Liberia: Recent Airport Appointment Speaks A Lot about the Quality of the CDC Leadership


PRESIDENT GEORGE WEAH’S appointment of Darlington Karnely as Managing Director of the Liberia Airport Authority has set off a firestorm of condemnation, with critics characterizing the nomination as overwhelmingly lopsided, lacking the requisite credentials to manage an entity that has been in the news for all the wrong reasons in recent weeks.

THE EXECUTIVE MANSION website and Facebook page had reported that Karnely, whose confirmation is still pending by the Liberian Senate, has “a rich background in the field of Aviation and is a Master’s Degree Candidate in aviation management from the Aviation Institute of Maintenance in Philadelphia (AIM).”

HOWEVER, a FrontPageAfrica research found that Karnely lied about his credentials, which says a lot not only about the leadership deficit in this country but also about the failure on the part of decision-makers to exercise due diligence and put the national interest first.

MR. KARNLEY, an airframe and powerplant technician, was presented to the public by the Executive Mansion as an aviation expert, and an employee of Boeing, the biggest plane manufacturer in the world. 

KARLEY’S APPOINTMENT comes at a time when the country’s only international airport – the Roberts International Airport – has turned into a national disgrace and needs not only an aviation expert to straighten up things there, but also one with the requisite managerial skills, the experience, and the contacts to straighten things up at the airport. Unfortunately, Mr. Karnley has no managerial experience. 

THIS LEADS US to wonder, who’s advising our President? Is he deliberately being misled? Or is he making decisions to please a few in his Coalition for Democratic Change regardless of the consequences it may cause the nation? 

ABOUT A MONTH ago, former Finance Minister Amara Konneh, in a piece of write up, called on the Weah-led administration to put aside politics and find the rightful technicians to solve our airport dilemma. 

HE WROTE: “To my friends in the regime, please forgive me for perhaps being the wrong messenger. Just ignore me for a moment. You inherited an airport with a new runway, terminal building with jetways (”first time since 1847”), and other amenities befitting a modern airport. It doesn’t matter who built it; it belongs to Liberia. Making it work to increase the inflows of passengers, whether they are Liberians returning home, tourists, investors, etc., will help boost your legacy long after you leave office. Imagine annual revenue was roughly $4 million in 2006 when you had a runway with potholes and a house as the terminal. Then imagine the potential now. Own it and prevent it from falling apart. Get the right people in there.”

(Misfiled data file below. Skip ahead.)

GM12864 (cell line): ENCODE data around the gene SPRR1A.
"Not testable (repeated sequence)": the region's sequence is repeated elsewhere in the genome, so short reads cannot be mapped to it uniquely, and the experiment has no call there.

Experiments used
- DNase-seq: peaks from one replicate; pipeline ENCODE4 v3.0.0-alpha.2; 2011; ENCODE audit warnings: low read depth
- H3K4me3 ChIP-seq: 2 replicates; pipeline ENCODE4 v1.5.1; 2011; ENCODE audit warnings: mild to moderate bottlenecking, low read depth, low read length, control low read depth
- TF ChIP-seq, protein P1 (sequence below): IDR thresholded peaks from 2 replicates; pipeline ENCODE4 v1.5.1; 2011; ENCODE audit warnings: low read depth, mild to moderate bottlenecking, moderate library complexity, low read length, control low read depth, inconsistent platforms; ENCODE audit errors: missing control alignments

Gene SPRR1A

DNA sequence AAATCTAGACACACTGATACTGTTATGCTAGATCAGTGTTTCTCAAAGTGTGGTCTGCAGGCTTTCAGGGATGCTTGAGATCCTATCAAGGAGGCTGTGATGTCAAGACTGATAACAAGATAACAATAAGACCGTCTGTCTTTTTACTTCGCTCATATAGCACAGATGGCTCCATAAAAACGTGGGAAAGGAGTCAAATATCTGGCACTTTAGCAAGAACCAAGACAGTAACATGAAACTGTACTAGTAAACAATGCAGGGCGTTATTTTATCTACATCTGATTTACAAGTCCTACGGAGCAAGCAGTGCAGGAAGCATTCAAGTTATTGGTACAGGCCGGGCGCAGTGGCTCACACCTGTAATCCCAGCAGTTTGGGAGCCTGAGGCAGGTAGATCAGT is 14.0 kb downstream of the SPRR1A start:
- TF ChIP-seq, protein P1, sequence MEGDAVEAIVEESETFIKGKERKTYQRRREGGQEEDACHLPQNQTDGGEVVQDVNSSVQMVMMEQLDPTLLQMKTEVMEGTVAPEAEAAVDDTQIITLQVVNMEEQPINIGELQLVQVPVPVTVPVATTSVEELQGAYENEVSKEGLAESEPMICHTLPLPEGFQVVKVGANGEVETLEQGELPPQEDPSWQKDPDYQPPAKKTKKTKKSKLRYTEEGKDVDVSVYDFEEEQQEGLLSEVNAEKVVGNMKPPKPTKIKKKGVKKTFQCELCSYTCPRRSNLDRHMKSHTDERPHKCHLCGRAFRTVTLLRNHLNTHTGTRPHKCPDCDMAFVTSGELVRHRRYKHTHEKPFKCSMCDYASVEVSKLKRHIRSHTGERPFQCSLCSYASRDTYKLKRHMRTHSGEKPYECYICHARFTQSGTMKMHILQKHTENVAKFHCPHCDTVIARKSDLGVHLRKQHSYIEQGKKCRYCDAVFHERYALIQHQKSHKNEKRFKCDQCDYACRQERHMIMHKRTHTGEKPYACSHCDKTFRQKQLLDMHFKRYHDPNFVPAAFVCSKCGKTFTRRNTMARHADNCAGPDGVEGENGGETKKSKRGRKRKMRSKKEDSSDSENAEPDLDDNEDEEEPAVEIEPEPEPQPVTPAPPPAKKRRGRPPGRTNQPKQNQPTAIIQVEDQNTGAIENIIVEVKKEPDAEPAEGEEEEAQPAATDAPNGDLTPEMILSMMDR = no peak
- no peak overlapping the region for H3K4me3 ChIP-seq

IN HIS VIEW, electricity and more money aren’t the solutions to Roberts International Airport’s (RIA) problem. The people managing it are the problem.

He recalled that former President Ellen Johnson-Sirleaf took office in 2006, just a few years after the end of a 14-year civil war, the nation’s largest airport was in physical and financial tatters. The RIA was deep in debt, it had no auditable trail of revenues and expenditures, and it suffered from a bloated payroll, a severe skills shortage, and a culture of corruption.

HE RECALLED the appointment of Mr. Alex Cuffy, who was then a member of the CDC political party which was an opposition party at the time, implemented a controls system to improve financial management. Between 2006 and 2009, Cuffy worked with Julius Dennis and Abraham Simmons, successive managing directors at RIA, to implement a series of reforms to make the airport viable again. They established financial controls that helped bolster the airport’s financial position, eliminated unnecessary workers, trained the remaining staff, wrote a complete operating manual, and purchased much-needed equipment with financial support from donors. With these reforms, RIA met International Civil Aviation Organization standards, and U.S. regulators approved the facility to handle flights to and from America. 

MR. KONNEH MENTIONED this to inform the Weah-led administration that a solution is not always found within and it is imperative at times to go outside the comfort zone when finding the solution to a problem.

EVERYTHING at the Roberts International Airport has gone south since the dismissal of Bishop Allen Klayeh. 

LIBERIANS FLYING to and from Liberia have often been mocked over the state of our airport. Flights are now uncertain of a successful landing at the Roberts International Airport. If this does not scare the President and his lieutenants, what else would? 

THERE ARE MULTIPLE qualified Liberians here and in the diaspora who are more than capable of restoring prestige to the Liberia Airport Authority. We would therefore recommend the advertisement of the position, and the setting up of a vetting committee for the recruitment of the Managing Director of the Liberia Airport Authority. 

THIS IS NO TIME for politicking, this is the time to fix our country.